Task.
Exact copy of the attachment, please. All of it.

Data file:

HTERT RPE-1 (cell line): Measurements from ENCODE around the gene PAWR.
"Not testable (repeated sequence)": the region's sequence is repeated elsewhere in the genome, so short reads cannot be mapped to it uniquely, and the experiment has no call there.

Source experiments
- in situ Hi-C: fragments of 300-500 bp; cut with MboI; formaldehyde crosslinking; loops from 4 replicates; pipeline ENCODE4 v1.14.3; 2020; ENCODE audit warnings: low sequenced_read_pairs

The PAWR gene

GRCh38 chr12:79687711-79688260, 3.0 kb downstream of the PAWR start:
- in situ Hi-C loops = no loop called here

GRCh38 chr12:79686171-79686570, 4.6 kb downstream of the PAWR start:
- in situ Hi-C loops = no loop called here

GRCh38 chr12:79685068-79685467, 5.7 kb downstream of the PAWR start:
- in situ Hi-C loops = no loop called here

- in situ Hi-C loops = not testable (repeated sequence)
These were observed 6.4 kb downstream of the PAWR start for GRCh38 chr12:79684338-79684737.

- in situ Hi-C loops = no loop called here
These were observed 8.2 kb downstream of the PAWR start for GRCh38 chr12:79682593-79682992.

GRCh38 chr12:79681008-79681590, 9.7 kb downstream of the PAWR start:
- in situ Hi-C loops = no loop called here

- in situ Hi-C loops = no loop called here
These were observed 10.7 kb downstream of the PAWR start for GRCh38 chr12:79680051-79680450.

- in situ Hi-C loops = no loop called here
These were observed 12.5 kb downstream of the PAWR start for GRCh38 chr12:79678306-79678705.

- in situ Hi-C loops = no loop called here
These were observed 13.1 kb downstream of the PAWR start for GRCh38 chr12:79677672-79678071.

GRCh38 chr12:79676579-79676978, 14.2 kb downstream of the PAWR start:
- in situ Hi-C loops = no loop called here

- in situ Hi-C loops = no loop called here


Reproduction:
HTERT RPE-1 (cell line): Measurements from ENCODE around the gene PAWR.
"Not testable (repeated sequence)": the region's sequence is repeated elsewhere in the genome, so short reads cannot be mapped to it uniquely, and the experiment has no call there.

Source experiments
- in situ Hi-C: fragments of 300-500 bp; cut with MboI; formaldehyde crosslinking; loops from 4 replicates; pipeline ENCODE4 v1.14.3; 2020; ENCODE audit warnings: low sequenced_read_pairs

The PAWR gene

GRCh38 chr12:79687711-79688260, 3.0 kb downstream of the PAWR start:
- in situ Hi-C loops = no loop called here

GRCh38 chr12:79686171-79686570, 4.6 kb downstream of the PAWR start:
- in situ Hi-C loops = no loop called here

GRCh38 chr12:79685068-79685467, 5.7 kb downstream of the PAWR start:
- in situ Hi-C loops = no loop called here

- in situ Hi-C loops = not testable (repeated sequence)
These were observed 6.4 kb downstream of the PAWR start for GRCh38 chr12:79684338-79684737.

- in situ Hi-C loops = no loop called here
These were observed 8.2 kb downstream of the PAWR start for GRCh38 chr12:79682593-79682992.

GRCh38 chr12:79681008-79681590, 9.7 kb downstream of the PAWR start:
- in situ Hi-C loops = no loop called here

- in situ Hi-C loops = no loop called here
These were observed 10.7 kb downstream of the PAWR start for GRCh38 chr12:79680051-79680450.

- in situ Hi-C loops = no loop called here
These were observed 12.5 kb downstream of the PAWR start for GRCh38 chr12:79678306-79678705.

- in situ Hi-C loops = no loop called here
These were observed 13.1 kb downstream of the PAWR start for GRCh38 chr12:79677672-79678071.

GRCh38 chr12:79676579-79676978, 14.2 kb downstream of the PAWR start:
- in situ Hi-C loops = no loop called here

- in situ Hi-C loops = no loop called here